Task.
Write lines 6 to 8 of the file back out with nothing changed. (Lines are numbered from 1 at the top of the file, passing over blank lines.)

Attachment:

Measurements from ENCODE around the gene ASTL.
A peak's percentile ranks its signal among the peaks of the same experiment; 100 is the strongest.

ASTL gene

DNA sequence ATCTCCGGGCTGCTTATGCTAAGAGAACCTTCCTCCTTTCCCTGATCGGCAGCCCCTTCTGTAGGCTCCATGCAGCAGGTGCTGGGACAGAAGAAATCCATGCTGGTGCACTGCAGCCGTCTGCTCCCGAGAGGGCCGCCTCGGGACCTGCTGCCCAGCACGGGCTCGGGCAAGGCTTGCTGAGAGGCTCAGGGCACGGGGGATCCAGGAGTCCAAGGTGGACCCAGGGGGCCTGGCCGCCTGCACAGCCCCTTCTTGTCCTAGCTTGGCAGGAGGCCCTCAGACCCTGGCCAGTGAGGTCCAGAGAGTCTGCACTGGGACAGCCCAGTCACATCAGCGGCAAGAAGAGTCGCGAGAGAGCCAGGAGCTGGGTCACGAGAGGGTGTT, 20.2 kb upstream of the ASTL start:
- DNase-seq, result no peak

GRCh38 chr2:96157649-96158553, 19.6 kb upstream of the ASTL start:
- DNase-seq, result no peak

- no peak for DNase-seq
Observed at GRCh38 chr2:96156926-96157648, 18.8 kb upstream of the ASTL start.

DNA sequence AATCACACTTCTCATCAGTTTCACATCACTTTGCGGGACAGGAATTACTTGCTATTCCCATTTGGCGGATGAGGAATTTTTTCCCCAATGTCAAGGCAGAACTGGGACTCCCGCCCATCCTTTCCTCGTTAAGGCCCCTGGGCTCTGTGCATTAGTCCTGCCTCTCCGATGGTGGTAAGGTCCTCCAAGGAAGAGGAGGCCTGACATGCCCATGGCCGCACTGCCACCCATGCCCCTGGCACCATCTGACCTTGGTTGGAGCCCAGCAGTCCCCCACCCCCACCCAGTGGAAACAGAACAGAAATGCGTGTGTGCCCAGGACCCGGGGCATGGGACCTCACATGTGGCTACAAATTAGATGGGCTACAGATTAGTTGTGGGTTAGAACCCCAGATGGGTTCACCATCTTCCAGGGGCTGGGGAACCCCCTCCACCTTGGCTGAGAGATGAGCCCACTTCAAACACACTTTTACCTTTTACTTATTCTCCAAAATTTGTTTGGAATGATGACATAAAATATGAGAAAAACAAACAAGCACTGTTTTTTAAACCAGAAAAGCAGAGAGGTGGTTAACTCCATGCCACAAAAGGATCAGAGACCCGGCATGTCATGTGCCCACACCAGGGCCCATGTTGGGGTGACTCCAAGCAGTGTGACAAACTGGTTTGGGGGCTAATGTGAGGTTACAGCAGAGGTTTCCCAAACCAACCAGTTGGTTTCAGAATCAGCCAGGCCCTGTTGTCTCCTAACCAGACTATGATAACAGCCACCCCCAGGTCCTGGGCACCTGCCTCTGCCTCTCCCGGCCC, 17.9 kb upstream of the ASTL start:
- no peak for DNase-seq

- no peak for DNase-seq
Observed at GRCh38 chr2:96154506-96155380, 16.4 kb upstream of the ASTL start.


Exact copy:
GRCh38 chr2:96157649-96158553, 19.6 kb upstream of the ASTL start:
- DNase-seq, result no peak

- no peak for DNase-seq